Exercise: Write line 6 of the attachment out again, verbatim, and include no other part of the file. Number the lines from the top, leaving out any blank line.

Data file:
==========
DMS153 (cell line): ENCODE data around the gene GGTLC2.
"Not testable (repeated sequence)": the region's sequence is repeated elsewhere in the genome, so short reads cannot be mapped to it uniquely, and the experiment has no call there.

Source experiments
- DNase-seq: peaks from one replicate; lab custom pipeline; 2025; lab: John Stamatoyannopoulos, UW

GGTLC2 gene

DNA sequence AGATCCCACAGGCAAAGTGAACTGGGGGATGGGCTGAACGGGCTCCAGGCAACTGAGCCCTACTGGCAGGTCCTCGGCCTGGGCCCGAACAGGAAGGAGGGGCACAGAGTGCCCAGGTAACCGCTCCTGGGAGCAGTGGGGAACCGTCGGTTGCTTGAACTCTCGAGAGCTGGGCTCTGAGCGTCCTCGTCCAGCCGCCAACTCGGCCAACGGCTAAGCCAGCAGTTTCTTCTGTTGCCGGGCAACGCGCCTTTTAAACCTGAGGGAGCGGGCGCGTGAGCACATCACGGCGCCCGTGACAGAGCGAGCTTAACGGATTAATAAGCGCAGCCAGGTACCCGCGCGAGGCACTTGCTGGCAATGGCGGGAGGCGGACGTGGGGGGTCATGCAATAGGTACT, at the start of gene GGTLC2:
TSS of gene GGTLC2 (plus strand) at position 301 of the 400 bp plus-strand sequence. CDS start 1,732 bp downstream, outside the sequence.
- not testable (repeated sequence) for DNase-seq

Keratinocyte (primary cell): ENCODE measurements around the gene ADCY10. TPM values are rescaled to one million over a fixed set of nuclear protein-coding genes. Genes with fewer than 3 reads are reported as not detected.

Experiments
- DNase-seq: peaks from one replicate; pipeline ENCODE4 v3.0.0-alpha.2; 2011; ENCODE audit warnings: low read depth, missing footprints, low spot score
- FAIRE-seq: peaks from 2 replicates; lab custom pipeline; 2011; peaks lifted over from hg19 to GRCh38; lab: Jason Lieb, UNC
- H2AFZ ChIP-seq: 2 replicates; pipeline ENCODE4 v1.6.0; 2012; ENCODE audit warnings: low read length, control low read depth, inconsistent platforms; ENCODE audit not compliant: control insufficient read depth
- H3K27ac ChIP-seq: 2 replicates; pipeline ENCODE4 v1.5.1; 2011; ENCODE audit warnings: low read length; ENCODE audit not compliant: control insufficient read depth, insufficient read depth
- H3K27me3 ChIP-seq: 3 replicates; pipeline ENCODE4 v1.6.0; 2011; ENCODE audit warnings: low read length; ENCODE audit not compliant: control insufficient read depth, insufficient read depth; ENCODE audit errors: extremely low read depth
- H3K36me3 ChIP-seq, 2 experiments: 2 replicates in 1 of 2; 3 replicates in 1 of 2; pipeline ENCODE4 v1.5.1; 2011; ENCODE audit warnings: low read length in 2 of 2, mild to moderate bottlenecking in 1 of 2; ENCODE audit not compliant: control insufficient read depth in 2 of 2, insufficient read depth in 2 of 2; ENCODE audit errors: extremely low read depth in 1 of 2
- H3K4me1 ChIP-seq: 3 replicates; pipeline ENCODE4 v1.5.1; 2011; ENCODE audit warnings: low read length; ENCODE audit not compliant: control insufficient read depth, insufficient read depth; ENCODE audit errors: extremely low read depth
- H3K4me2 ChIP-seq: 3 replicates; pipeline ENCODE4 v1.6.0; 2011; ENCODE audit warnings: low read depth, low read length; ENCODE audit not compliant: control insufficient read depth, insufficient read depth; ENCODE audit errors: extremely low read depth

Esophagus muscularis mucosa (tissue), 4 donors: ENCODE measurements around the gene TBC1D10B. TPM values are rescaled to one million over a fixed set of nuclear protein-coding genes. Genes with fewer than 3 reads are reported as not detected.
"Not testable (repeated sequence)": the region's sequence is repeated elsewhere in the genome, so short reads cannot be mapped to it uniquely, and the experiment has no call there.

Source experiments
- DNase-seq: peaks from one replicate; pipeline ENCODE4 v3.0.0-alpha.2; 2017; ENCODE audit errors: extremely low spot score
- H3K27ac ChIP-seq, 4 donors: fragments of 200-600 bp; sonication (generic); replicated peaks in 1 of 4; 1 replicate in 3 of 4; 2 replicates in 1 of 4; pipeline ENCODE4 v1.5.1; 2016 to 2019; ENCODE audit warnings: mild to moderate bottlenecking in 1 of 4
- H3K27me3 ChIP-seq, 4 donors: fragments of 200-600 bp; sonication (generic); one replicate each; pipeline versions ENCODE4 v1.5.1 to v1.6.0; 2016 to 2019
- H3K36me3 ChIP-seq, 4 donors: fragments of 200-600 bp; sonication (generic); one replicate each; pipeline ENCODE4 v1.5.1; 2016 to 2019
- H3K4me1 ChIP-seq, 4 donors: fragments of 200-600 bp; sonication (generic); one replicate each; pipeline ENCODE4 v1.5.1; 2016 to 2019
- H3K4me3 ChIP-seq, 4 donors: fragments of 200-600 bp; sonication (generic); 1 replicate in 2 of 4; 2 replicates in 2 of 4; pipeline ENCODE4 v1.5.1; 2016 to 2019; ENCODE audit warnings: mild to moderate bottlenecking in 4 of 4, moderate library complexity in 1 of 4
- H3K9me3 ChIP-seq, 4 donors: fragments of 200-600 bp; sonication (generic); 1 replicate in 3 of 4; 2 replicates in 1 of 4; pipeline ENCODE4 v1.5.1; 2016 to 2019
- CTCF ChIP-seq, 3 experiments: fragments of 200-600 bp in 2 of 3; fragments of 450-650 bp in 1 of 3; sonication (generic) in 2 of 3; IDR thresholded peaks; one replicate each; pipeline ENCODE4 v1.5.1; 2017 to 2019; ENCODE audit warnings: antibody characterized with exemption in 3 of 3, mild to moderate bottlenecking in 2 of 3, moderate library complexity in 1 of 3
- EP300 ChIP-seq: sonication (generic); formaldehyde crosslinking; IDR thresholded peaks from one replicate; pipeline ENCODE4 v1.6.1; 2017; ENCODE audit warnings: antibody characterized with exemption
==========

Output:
DNA sequence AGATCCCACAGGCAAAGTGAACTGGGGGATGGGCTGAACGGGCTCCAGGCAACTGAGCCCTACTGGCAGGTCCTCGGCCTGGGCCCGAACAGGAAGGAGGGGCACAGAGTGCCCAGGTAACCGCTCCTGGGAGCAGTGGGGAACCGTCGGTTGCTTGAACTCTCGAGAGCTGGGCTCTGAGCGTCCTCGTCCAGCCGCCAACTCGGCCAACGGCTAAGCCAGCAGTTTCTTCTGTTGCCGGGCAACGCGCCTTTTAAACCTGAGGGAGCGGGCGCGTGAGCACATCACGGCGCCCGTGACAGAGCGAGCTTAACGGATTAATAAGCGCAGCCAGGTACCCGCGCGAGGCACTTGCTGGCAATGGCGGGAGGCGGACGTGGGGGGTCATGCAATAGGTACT, at the start of gene GGTLC2: